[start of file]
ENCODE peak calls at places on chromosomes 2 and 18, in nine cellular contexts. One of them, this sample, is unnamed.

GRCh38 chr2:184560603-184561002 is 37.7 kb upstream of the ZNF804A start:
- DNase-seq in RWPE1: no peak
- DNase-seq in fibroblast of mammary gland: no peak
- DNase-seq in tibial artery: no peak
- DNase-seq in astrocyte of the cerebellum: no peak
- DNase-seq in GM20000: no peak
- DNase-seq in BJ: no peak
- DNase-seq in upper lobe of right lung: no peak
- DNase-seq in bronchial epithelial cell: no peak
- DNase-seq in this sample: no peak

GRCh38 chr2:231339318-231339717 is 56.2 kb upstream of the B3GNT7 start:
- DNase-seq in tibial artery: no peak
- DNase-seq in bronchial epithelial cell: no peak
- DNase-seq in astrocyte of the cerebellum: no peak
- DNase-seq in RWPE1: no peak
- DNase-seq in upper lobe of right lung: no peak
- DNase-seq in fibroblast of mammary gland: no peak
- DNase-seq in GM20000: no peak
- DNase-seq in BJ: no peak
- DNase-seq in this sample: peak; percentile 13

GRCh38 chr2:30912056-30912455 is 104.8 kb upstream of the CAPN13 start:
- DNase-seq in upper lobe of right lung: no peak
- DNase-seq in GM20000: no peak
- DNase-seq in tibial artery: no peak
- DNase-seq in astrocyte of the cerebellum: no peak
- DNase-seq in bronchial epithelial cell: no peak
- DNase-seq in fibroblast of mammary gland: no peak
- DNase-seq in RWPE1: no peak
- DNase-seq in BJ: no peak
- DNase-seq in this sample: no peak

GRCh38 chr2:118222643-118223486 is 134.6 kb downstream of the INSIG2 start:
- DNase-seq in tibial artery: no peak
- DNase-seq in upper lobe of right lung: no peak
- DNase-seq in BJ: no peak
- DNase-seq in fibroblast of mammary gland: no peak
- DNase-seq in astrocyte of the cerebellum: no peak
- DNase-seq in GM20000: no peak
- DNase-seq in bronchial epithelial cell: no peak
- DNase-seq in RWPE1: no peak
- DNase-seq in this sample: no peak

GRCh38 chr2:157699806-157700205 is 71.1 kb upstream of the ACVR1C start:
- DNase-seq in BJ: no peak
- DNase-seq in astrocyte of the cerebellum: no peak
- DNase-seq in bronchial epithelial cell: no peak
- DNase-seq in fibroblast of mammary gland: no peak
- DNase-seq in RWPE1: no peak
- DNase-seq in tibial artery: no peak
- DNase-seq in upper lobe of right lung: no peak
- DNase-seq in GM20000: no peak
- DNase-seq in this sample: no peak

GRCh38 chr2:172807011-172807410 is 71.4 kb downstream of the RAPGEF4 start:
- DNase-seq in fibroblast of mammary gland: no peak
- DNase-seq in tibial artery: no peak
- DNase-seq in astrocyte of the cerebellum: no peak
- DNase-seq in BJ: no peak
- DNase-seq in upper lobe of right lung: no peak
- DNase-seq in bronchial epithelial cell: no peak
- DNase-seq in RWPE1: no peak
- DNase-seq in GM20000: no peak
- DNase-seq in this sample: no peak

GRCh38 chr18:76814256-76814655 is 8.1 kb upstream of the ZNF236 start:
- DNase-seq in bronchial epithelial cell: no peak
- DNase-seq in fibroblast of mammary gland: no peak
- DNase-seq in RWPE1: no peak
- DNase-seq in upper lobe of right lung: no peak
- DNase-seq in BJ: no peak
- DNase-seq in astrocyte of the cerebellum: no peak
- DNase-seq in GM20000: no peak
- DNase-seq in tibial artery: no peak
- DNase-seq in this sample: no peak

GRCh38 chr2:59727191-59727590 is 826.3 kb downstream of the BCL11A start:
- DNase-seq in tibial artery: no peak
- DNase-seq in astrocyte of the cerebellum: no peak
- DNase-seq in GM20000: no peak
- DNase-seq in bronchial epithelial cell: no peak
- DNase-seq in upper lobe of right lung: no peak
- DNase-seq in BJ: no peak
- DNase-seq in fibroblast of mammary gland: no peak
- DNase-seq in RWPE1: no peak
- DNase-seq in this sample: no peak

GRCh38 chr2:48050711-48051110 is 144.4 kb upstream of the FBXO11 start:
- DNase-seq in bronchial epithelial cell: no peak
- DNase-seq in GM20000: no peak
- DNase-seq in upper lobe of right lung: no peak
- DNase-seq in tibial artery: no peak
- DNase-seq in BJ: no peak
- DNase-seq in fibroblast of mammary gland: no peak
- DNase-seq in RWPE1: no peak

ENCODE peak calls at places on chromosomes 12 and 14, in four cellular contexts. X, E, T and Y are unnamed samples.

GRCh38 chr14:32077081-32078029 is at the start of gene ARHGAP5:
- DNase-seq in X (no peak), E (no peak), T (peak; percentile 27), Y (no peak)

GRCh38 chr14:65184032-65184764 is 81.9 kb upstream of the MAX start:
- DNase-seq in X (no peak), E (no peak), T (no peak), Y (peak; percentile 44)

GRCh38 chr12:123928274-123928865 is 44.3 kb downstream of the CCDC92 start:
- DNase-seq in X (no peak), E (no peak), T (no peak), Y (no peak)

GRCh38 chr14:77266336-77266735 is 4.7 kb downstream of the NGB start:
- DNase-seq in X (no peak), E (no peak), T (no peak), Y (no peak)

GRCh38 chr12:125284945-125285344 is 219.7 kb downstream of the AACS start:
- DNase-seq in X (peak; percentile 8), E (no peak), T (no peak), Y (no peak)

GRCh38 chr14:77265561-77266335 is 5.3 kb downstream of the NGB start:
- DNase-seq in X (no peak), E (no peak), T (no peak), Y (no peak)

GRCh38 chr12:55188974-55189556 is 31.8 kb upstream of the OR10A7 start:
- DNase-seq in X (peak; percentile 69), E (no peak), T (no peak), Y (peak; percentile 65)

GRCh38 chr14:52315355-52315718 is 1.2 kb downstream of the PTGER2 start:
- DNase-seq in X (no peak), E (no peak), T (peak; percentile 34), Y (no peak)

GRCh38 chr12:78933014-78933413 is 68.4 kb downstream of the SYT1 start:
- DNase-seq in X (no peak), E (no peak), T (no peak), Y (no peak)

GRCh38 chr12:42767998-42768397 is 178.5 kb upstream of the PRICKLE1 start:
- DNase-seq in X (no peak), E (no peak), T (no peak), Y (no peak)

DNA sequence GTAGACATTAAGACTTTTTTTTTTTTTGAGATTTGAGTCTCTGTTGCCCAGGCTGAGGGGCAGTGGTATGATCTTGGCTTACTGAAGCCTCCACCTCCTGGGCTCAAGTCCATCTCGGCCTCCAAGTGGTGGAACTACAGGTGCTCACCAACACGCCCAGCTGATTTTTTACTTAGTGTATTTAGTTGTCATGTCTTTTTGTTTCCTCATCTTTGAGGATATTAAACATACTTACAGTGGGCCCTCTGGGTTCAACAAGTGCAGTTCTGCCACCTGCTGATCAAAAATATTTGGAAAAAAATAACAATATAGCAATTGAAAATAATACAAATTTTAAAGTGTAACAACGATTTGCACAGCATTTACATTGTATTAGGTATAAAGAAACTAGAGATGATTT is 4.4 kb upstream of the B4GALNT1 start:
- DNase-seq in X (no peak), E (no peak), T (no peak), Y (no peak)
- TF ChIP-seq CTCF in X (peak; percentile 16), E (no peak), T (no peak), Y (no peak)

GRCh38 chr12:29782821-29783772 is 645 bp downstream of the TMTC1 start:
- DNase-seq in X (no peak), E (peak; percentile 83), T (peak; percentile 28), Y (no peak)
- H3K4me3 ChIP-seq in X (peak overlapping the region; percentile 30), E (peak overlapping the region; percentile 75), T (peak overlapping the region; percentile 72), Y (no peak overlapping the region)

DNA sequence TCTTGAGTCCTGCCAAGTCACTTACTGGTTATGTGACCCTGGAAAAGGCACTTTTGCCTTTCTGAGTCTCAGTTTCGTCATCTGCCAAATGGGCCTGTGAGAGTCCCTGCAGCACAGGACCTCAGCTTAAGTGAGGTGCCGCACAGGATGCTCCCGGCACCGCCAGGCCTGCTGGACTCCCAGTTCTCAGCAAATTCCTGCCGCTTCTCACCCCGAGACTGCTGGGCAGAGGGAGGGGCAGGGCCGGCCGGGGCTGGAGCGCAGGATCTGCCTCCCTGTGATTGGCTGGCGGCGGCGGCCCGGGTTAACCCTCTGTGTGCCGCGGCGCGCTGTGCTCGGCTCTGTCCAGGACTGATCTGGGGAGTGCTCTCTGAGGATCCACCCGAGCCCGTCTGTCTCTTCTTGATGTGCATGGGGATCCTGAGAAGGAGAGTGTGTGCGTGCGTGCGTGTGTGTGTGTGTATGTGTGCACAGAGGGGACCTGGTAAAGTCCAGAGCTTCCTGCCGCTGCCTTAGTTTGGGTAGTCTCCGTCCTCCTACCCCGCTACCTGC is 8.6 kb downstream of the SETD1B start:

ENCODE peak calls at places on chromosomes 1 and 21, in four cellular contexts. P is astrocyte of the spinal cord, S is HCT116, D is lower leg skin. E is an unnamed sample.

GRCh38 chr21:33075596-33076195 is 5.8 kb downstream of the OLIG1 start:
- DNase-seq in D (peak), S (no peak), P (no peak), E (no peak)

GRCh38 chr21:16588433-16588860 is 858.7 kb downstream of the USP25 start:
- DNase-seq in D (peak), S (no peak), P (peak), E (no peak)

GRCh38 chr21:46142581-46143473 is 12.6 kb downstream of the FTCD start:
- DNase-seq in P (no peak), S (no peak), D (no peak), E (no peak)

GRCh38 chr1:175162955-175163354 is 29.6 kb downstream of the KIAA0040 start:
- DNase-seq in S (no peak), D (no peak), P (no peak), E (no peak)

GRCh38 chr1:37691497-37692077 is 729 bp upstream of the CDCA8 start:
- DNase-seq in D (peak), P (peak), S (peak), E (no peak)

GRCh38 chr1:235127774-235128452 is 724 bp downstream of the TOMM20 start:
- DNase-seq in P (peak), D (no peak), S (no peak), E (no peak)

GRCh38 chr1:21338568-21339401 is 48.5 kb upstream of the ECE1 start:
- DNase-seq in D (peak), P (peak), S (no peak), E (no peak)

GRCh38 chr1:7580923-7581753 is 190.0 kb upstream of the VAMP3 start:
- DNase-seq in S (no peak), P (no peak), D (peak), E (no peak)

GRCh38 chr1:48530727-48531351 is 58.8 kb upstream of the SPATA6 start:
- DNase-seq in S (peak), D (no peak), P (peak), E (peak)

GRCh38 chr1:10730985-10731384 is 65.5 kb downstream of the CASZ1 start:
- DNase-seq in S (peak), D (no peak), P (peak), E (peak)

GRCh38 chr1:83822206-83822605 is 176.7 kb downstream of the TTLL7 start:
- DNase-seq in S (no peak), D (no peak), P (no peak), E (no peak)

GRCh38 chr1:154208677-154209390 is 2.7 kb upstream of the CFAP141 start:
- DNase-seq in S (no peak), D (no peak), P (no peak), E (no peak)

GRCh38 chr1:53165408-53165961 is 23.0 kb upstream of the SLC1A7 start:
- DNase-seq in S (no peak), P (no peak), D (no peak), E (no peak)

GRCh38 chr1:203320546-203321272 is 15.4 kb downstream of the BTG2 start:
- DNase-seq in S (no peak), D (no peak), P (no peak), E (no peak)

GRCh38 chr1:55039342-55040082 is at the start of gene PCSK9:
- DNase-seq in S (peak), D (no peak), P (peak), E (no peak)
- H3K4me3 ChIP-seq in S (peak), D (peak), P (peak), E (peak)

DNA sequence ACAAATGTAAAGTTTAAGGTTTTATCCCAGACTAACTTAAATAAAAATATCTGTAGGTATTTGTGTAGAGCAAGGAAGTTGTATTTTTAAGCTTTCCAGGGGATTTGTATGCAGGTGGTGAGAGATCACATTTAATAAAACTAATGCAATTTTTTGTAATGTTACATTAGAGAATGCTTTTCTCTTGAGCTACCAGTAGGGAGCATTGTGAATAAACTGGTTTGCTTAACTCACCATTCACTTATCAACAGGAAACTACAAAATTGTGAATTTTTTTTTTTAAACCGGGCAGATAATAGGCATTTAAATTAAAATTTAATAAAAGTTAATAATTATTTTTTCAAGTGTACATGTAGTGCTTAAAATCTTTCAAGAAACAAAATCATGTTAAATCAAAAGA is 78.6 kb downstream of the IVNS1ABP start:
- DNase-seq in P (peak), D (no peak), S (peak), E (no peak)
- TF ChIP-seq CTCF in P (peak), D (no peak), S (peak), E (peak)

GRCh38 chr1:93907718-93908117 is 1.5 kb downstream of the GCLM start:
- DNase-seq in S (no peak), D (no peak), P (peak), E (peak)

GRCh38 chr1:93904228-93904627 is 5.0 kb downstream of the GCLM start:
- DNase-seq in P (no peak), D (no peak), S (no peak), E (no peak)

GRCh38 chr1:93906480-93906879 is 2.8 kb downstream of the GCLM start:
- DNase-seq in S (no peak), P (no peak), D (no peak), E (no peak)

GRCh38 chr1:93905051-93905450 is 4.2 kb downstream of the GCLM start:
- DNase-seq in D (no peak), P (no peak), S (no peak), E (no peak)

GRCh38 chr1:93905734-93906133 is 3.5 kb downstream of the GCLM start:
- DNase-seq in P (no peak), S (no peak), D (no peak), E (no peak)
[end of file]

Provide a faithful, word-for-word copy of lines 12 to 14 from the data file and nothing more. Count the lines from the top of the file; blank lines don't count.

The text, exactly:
GRCh38 chr2:231339318-231339717 is 56.2 kb upstream of the B3GNT7 start:
- DNase-seq in tibial artery: no peak
- DNase-seq in bronchial epithelial cell: no peak